Another Imitation Of Anacreon

A poem by Jean de La Fontaine

PRONE, on my couch I calmly slept
Against my wont. A little child
Awoke me as he gently crept
And beat my door. A tempest wild
Was raging-dark and cold the night.
"Have pity on my naked plight,"
He begged, "and ope thy door." - "Thy name?"
I asked admitting him. - "The same
"Anon I'll tell, but first must dry
"My weary limbs, then let me try
"My mois'ened bow." - Despite my fear
The hearth I lit, then drew me near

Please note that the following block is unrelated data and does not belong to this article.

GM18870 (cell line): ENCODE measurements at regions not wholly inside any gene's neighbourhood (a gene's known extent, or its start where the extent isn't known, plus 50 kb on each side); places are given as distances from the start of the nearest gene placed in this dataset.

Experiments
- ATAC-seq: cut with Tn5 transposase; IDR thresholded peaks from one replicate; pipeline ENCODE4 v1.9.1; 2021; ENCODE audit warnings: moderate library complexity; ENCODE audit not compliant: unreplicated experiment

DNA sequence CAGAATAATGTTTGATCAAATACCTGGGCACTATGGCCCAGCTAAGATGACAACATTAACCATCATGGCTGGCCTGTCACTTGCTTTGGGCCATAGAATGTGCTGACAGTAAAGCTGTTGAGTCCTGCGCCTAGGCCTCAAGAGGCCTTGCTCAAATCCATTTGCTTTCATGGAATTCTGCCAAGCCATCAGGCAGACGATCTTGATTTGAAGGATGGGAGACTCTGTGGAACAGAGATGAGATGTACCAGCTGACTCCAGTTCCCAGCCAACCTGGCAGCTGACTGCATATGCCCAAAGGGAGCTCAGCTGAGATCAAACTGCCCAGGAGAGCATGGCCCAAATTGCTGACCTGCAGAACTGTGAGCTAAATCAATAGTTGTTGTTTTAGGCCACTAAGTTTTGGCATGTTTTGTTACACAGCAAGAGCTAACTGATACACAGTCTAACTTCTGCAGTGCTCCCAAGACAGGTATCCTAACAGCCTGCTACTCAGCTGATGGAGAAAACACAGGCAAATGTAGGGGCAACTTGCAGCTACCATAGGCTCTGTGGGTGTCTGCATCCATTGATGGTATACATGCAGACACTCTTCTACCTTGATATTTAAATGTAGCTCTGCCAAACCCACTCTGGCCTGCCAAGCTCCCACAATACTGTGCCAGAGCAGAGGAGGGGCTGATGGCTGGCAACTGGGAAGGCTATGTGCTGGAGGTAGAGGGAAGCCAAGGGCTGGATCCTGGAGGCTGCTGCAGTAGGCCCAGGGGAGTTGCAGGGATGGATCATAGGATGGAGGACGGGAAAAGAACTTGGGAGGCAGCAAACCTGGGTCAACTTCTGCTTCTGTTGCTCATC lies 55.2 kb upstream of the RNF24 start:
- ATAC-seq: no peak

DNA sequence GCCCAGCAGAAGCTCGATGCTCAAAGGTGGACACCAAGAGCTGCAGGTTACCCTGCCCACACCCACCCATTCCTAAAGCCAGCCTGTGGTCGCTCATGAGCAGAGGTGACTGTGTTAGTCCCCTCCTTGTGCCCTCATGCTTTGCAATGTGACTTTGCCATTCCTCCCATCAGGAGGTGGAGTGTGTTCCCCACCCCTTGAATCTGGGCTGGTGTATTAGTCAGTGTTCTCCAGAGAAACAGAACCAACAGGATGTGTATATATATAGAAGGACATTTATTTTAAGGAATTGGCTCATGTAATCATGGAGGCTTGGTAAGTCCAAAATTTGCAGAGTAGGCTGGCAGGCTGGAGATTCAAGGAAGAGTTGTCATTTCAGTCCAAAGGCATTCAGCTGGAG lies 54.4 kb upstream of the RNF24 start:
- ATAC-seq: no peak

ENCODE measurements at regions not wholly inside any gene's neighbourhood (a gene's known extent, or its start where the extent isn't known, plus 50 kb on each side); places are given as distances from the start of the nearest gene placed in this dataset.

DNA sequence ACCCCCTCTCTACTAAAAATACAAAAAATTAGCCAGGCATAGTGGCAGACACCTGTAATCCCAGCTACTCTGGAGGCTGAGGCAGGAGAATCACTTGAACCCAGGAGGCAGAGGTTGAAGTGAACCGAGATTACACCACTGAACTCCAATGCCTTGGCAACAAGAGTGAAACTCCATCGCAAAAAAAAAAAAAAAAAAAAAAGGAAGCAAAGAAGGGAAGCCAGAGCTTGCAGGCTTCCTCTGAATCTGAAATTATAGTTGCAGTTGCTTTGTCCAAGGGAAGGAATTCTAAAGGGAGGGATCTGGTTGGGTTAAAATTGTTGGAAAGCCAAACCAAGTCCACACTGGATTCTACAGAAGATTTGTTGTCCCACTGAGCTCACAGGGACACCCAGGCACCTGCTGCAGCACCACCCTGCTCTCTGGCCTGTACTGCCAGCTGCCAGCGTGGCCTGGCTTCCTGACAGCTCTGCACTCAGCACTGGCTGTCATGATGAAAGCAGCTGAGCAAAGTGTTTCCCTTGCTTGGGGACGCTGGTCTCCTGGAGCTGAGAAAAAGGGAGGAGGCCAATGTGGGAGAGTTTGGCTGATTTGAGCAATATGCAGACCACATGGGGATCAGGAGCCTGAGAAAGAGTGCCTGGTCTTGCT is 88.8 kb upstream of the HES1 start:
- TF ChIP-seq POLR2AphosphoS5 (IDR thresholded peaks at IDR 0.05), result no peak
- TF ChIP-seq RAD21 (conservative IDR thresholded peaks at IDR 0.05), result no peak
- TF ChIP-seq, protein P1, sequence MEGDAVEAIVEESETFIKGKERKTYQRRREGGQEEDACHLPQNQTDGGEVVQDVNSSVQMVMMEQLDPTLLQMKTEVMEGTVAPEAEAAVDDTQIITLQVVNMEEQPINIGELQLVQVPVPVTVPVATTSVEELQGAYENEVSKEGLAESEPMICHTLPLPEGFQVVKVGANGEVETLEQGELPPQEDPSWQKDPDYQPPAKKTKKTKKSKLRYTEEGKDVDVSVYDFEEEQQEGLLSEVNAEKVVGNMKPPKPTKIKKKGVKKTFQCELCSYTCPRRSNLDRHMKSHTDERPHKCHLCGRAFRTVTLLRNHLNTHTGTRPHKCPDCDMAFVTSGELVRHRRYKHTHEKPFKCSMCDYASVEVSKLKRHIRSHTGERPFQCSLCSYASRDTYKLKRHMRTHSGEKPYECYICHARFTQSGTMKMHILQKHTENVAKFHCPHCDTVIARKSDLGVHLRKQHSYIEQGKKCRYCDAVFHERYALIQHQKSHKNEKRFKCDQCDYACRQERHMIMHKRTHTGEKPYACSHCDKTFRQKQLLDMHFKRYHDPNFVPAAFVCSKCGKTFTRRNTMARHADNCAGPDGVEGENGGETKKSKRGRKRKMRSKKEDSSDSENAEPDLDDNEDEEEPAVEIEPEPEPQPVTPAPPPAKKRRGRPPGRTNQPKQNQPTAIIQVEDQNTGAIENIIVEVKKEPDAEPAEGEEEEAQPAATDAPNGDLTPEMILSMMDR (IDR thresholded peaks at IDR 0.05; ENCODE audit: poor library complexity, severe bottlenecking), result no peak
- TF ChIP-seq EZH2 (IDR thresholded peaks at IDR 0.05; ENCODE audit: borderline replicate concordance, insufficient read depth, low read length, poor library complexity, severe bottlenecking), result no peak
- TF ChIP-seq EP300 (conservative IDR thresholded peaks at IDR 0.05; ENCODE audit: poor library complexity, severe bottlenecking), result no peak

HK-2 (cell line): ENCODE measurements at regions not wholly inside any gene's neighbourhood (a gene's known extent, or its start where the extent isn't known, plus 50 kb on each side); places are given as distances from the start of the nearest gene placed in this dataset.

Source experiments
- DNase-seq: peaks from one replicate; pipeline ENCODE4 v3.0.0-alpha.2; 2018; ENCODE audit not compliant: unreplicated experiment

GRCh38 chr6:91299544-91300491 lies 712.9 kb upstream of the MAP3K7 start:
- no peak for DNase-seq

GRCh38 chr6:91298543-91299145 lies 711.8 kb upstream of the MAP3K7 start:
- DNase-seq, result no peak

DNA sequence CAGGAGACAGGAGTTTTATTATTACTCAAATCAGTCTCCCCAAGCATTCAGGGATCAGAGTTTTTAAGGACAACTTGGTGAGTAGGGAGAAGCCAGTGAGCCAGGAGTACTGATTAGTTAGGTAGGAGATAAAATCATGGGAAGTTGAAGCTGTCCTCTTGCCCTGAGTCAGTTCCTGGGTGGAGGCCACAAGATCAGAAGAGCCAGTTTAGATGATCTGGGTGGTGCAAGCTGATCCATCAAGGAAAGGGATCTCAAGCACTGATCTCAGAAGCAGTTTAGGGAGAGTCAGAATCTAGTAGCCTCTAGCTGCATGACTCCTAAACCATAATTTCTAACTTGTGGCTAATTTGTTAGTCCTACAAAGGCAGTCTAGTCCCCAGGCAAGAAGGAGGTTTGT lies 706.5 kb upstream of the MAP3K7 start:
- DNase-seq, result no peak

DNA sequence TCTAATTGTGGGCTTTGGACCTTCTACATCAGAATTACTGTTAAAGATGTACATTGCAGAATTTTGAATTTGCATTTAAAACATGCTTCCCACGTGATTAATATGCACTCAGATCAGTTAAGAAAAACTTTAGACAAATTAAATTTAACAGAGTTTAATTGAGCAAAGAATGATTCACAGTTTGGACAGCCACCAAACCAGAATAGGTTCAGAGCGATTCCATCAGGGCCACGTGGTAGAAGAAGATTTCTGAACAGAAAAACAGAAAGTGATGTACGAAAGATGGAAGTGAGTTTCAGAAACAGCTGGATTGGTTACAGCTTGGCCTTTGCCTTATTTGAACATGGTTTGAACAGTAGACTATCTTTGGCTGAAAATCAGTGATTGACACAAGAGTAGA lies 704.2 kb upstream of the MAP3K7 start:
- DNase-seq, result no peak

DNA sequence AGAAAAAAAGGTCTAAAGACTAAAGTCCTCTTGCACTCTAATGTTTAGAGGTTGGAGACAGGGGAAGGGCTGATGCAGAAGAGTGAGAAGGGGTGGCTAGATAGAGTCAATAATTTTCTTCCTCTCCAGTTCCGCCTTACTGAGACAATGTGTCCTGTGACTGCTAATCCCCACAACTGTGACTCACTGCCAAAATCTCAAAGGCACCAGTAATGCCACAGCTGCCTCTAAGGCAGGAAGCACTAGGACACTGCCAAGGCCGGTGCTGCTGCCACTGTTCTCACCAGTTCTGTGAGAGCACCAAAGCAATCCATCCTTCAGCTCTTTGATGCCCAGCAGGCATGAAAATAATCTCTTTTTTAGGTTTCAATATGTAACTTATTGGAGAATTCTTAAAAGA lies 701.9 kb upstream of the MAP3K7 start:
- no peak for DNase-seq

My guest, and chafed his fingers cold.
"Why fear?" I thought. "Let me be bold
"No Polyphemus he; what harm
"In such a child? - Then I'll be calm!"
The playful boy drew out a dart,
Shook his fair locks, and to my heart
His shaft he launch'd. - "Love is my name,"
He thankless cried, "I hither came
"To tame thee. In thine ardent pain
"Of Cupid think and young Climene." -
"Ah! now I know thee, little scamp,
"Ungrateful, cruel boy! Decamp!"
Cupid a saucy caper cut,
Skipped through the door, and as it shut,
"My bow," he taunting cried, "is sound,
"Thy heart, poor comrade, feels the wound."

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